HOLLYWOOD—A trilogy is a rare phenomenon in the cinematic universe. Some great trilogies include “The Godfather” saga and the first “Star Wars” series. Beyond that, horror has attempted the feat, but failed miserably. Well, “War for the Planet of the Apes” proves with effective storytelling and compelling characters, you can indeed elevate a franchise to new heights people.
“War for the Planet of the Apes” concludes this trilogy in an effective, riveting and very political nature that strikes the viewer at the core. I will acknowledge this is not a movie that you can watch without seeing “Rise of the Planet of the Apes” and “Dawn of the Planet of the Apes.” There is a clear reason for that, because each of those films set the stage for the next flick. “Dawn” confirmed a war was brewing, which was ultimately unleashed at the end of the flick. “War” picks up where that film left off, with the apes leaving in solitude in the forest, but the humans just keep on encroaching on their territory that leads to a battle.
Of course, Caesar (Andy Serkis) is still the leader of the highly intelligent animals that communicate via sign language; we even get the opportunity to interact with another ape who can also speak, Bad Ape (Steve Zahn). His ability to converse leaves Caesar at a loss for words, as he suspected he was the only of his kind who could accomplish such a feat. The bulk of the narrative revolves around a battle between Caesar and The Colonel (Woody Harrelson). Harrelson is fantastic in this villainous role; this is a character that you love to hate, but as you learn his backstory, you still hate the guy who will go to no limit to exact his vengeance against the virus that took impacted his son.
I respect this third chapter, for shedding even more light onto exactly how those scientific experiments with apes ultimately leads to the downfall of the human race. At its core, “War” puts into perspective that science can indeed be a dangerous thing, and there are some species, some ‘things’ that should not be experimented on. The virus not only lead to the death of many in the human race, but its evolving, so much to the point that those infected begin to lose their ability to speak.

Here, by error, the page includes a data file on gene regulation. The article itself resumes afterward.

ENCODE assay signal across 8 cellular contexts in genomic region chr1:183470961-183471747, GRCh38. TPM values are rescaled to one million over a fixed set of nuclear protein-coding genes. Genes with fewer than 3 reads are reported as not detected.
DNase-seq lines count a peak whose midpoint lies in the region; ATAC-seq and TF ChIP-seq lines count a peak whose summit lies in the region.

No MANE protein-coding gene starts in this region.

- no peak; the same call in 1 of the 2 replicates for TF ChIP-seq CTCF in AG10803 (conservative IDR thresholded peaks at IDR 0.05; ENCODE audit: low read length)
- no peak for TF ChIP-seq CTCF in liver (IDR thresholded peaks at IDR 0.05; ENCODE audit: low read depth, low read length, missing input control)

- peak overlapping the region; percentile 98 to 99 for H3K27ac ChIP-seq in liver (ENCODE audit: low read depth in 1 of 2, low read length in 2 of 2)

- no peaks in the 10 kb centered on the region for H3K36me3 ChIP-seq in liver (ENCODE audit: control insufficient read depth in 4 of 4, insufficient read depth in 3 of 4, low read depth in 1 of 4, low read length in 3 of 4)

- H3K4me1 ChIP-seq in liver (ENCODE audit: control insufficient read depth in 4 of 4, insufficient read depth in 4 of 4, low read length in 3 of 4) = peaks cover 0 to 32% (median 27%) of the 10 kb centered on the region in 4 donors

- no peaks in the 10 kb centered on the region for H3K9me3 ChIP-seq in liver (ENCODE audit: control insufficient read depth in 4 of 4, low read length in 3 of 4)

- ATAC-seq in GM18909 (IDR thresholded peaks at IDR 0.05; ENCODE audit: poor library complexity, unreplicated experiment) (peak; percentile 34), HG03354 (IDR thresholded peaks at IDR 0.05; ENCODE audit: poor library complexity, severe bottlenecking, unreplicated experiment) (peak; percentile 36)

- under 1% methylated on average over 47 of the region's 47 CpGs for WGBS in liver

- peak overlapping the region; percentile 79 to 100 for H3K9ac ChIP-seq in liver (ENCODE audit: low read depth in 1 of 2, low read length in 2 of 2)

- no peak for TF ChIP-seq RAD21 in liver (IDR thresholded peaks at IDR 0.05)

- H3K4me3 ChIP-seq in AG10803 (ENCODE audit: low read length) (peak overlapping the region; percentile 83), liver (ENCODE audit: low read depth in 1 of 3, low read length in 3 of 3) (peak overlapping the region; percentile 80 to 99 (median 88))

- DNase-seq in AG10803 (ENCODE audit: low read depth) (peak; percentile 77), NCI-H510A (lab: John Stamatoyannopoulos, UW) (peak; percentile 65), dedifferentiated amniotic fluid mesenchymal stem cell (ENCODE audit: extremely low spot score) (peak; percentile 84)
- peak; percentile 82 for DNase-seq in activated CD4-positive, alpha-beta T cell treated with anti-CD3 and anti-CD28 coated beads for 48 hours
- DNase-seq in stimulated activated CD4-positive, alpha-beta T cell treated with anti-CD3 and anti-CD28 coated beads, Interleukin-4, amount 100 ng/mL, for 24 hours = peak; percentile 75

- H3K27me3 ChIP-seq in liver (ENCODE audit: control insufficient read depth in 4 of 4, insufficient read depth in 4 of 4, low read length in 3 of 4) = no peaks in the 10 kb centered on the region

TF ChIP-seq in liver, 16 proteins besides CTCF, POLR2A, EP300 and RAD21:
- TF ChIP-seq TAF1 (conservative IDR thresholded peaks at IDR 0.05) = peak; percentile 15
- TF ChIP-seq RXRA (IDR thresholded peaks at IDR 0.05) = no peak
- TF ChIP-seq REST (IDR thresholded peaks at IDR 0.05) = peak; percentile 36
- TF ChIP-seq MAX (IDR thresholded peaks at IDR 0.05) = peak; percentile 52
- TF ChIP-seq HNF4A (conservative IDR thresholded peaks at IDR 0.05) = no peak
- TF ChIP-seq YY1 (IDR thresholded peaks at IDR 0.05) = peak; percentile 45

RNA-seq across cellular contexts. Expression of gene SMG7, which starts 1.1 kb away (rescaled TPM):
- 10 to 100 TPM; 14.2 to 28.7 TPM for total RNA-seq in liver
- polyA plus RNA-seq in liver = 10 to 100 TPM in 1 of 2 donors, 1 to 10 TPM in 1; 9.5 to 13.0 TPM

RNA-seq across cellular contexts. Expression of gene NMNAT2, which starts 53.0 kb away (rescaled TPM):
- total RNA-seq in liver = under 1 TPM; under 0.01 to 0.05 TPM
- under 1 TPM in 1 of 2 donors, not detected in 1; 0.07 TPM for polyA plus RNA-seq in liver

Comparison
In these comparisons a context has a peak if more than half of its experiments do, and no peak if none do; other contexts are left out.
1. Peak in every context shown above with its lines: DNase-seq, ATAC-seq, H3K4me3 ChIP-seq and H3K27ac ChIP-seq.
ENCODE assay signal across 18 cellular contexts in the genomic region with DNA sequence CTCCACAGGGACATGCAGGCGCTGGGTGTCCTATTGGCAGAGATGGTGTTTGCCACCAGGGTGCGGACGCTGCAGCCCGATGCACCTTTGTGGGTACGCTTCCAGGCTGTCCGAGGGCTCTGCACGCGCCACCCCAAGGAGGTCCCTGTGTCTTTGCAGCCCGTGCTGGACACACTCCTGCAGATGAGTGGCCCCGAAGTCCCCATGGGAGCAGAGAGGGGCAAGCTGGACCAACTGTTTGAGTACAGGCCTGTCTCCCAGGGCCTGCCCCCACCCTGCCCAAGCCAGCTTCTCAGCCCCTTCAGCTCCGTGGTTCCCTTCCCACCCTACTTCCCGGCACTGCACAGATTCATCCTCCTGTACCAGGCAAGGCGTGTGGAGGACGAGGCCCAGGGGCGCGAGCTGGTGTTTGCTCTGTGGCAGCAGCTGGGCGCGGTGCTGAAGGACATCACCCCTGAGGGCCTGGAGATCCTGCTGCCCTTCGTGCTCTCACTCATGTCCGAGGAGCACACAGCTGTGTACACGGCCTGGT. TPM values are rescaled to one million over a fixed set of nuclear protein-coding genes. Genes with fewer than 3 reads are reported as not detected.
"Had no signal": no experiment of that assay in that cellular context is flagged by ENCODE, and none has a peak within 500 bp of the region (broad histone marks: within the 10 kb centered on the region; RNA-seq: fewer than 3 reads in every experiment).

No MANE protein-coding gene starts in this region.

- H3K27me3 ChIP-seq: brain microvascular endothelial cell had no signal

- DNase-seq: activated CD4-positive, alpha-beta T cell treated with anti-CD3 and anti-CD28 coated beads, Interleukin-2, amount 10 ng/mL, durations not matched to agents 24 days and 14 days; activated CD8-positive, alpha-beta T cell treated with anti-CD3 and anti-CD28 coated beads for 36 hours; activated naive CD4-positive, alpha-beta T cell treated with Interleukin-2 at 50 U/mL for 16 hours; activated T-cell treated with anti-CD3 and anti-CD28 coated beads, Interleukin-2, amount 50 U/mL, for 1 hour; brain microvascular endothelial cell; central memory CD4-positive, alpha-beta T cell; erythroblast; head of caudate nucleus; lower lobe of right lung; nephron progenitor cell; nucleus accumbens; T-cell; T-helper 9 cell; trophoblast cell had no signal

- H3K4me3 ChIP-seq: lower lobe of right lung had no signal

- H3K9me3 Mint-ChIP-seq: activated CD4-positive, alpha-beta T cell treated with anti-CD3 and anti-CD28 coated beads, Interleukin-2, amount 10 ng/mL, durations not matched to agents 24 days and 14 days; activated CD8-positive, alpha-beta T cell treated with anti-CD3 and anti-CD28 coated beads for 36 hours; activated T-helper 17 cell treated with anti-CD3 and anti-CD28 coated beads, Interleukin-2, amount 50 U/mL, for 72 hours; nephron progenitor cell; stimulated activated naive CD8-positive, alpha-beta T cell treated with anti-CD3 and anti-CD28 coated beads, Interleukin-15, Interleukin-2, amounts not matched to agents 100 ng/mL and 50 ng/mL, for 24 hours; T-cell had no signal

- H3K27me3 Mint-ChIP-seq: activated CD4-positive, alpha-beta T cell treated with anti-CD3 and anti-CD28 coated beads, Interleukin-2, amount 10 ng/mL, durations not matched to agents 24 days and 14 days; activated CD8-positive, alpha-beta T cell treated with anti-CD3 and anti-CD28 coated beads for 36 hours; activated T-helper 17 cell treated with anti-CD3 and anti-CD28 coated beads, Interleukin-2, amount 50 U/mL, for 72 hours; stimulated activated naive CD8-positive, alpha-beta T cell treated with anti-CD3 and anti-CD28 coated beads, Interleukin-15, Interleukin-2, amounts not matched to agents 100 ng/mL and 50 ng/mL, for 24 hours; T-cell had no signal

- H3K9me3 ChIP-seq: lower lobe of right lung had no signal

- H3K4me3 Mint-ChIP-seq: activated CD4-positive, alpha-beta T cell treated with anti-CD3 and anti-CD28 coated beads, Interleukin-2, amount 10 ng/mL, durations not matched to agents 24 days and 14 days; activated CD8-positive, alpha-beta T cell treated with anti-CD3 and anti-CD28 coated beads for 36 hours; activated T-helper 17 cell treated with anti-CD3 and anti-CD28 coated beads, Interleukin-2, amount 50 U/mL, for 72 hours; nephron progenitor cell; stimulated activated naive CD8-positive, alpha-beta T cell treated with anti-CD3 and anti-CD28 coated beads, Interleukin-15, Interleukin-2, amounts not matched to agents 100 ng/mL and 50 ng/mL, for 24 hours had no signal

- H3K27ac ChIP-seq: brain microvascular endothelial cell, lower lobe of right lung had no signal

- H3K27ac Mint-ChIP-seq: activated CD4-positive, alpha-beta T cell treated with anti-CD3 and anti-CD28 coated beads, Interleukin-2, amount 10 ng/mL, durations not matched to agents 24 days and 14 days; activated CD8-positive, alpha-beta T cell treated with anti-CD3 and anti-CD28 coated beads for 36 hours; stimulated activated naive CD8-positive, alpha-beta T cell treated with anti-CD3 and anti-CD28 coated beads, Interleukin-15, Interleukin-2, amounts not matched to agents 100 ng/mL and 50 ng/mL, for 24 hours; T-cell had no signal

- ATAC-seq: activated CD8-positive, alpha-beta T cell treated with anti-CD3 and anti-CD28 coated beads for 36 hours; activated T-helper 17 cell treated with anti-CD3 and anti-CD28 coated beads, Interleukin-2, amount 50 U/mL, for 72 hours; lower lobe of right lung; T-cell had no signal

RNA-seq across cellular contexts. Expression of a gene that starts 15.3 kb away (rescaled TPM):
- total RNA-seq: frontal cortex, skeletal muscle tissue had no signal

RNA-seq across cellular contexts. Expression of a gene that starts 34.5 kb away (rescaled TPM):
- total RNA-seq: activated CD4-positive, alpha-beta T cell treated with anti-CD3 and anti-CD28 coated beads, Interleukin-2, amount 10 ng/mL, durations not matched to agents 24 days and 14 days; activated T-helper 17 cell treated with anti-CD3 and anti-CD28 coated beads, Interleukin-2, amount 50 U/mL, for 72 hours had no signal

Watching this movie, I couldn’t help, but have a bigger appreciation for animal life and the fact that animals are damn smart. Yes, this is a movie, but we all know communication happens, and to see these animals interact with each other as well as humans is fascinating to experience on the big screen. Amiah Miller who portrays Nova, delivers a sensational performance as a mute orphan who is adopted by Maurice (Karin Kanoval) who refuses to leave the child alone in the middle of nowhere. That is what resonates so well about this movie: war. War is complicated, it’s conflicting and innocence is impacted in the midst of utter chaos.
Caesar is out for blood when it becomes a realization that it’s either the extinction of the apes or the humans, and as a viewer, I was conflicted on who to root for. Now, those who are entering the theater with the assumption that the movie is overly political as some critics have pointed out, remove that notion; it’s not that political, but you can sense the overtones, especially when it becomes apparent that The Colonel will do anything to get his way, not only killing apes, but any humans that go against his wishes.
This movie has it all, stellar special effects; the apes are so realistic and eye-popping, if you look at the 1968 classic starring Charles Heston you can’t help, but laugh. This is a testament to the evolution of filmmaking and phenomenal work by Serkis, Zahn, Konoval, Terry Notary, Ty Olsson, Michael Adamthwaite, Toby Kebbell, Judy Greer, Sara Canning, Max Lloyd-Jones, Devyn Dalton and Aleks Paunovic.
Matt Reeves who helmed the camera for “Dawn of the Planet of the Apes” really puts those finesse touches on completely a story that has a solid ending that works on all cylinders!